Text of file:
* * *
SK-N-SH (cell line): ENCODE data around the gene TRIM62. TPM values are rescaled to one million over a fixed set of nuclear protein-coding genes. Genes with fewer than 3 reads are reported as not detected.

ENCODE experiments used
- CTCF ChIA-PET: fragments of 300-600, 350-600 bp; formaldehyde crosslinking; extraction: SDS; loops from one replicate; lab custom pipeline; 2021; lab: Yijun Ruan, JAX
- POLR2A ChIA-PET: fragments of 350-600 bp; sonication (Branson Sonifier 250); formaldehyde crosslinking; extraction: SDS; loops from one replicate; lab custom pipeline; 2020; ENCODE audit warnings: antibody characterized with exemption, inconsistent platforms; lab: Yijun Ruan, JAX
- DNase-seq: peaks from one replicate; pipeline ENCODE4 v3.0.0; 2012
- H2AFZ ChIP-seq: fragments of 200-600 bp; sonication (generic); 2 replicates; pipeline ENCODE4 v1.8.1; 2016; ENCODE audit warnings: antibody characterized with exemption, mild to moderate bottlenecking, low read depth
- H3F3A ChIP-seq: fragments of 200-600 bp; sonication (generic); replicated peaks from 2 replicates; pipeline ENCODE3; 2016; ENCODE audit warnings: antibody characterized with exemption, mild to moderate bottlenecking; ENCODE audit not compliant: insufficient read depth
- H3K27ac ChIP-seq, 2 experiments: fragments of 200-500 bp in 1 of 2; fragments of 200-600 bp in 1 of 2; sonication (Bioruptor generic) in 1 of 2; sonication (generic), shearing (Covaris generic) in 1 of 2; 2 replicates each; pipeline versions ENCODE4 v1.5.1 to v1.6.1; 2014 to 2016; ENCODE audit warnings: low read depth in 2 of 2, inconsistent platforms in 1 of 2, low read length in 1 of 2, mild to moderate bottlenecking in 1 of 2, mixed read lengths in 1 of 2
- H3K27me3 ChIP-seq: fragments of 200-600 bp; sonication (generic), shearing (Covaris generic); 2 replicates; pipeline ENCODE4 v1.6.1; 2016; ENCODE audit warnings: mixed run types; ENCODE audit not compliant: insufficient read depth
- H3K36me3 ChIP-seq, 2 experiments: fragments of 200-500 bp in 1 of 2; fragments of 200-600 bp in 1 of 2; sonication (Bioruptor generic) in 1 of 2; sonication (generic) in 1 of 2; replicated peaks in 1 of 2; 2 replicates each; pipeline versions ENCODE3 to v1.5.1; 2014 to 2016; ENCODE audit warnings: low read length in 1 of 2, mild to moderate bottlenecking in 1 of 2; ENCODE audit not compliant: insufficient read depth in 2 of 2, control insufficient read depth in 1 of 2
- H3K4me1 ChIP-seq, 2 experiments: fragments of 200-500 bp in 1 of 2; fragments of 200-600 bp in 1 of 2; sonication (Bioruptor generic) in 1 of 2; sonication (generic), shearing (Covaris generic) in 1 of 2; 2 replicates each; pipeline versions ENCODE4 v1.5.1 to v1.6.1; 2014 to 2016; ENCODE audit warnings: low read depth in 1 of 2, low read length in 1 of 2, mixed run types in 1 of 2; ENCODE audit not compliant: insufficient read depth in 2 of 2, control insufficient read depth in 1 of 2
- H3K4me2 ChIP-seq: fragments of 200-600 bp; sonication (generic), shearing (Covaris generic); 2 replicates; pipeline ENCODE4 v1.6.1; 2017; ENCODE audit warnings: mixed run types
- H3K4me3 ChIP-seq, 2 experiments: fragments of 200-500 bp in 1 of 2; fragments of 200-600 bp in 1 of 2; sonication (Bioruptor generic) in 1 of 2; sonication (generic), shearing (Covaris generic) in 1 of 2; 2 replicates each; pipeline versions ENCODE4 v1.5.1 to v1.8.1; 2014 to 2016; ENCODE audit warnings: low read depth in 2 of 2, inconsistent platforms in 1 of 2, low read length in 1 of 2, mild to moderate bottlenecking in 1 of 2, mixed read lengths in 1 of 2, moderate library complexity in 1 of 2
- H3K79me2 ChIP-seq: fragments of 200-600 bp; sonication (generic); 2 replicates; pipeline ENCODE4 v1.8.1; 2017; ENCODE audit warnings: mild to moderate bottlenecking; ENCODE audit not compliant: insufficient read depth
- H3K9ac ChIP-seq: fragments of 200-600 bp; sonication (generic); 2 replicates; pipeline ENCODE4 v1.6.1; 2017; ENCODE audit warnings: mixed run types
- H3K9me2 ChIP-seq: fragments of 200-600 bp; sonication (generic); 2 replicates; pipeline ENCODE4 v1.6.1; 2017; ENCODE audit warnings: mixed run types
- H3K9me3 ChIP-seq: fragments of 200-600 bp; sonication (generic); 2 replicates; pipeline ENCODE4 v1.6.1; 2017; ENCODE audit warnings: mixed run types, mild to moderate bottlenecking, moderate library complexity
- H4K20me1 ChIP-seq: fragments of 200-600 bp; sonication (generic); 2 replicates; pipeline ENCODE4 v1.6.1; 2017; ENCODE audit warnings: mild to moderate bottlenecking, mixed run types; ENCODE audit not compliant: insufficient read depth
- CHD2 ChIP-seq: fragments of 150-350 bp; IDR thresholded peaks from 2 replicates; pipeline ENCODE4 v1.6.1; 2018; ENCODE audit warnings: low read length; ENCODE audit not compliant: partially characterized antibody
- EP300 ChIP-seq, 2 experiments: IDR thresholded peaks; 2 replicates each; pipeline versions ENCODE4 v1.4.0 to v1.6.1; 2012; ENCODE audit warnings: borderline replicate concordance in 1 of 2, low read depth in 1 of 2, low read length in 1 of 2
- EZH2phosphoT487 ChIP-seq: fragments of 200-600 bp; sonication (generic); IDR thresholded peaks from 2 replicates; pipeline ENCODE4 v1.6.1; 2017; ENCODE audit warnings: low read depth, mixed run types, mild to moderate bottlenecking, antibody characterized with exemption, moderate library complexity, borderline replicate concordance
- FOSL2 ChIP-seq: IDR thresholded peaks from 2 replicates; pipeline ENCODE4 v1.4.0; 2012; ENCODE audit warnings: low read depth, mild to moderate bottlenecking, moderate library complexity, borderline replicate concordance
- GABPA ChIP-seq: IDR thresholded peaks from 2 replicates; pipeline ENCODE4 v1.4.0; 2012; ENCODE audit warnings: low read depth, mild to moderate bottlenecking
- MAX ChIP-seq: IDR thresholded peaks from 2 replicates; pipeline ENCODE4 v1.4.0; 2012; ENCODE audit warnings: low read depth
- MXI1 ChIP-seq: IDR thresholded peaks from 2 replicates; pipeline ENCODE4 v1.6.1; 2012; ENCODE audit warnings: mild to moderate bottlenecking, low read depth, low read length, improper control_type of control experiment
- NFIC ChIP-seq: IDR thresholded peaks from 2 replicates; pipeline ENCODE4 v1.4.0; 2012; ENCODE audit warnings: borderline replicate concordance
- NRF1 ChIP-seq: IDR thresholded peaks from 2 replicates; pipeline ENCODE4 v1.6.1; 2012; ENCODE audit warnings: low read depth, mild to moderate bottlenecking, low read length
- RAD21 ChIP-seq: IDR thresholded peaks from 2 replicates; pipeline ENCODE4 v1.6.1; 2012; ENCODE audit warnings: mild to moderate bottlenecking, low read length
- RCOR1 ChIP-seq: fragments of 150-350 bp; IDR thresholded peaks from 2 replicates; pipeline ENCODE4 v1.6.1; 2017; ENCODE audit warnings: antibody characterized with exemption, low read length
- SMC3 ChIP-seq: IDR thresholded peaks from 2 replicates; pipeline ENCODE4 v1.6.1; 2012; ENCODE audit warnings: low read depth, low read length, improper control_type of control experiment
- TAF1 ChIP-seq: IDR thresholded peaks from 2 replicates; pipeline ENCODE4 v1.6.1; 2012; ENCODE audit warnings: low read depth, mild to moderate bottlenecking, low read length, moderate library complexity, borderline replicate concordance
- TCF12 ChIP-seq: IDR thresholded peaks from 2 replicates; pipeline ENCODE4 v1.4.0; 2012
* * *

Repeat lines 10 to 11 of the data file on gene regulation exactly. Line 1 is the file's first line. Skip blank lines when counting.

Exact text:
- H3K36me3 ChIP-seq, 2 experiments: fragments of 200-500 bp in 1 of 2; fragments of 200-600 bp in 1 of 2; sonication (Bioruptor generic) in 1 of 2; sonication (generic) in 1 of 2; replicated peaks in 1 of 2; 2 replicates each; pipeline versions ENCODE3 to v1.5.1; 2014 to 2016; ENCODE audit warnings: low read length in 1 of 2, mild to moderate bottlenecking in 1 of 2; ENCODE audit not compliant: insufficient read depth in 2 of 2, control insufficient read depth in 1 of 2
- H3K4me1 ChIP-seq, 2 experiments: fragments of 200-500 bp in 1 of 2; fragments of 200-600 bp in 1 of 2; sonication (Bioruptor generic) in 1 of 2; sonication (generic), shearing (Covaris generic) in 1 of 2; 2 replicates each; pipeline versions ENCODE4 v1.5.1 to v1.6.1; 2014 to 2016; ENCODE audit warnings: low read depth in 1 of 2, low read length in 1 of 2, mixed run types in 1 of 2; ENCODE audit not compliant: insufficient read depth in 2 of 2, control insufficient read depth in 1 of 2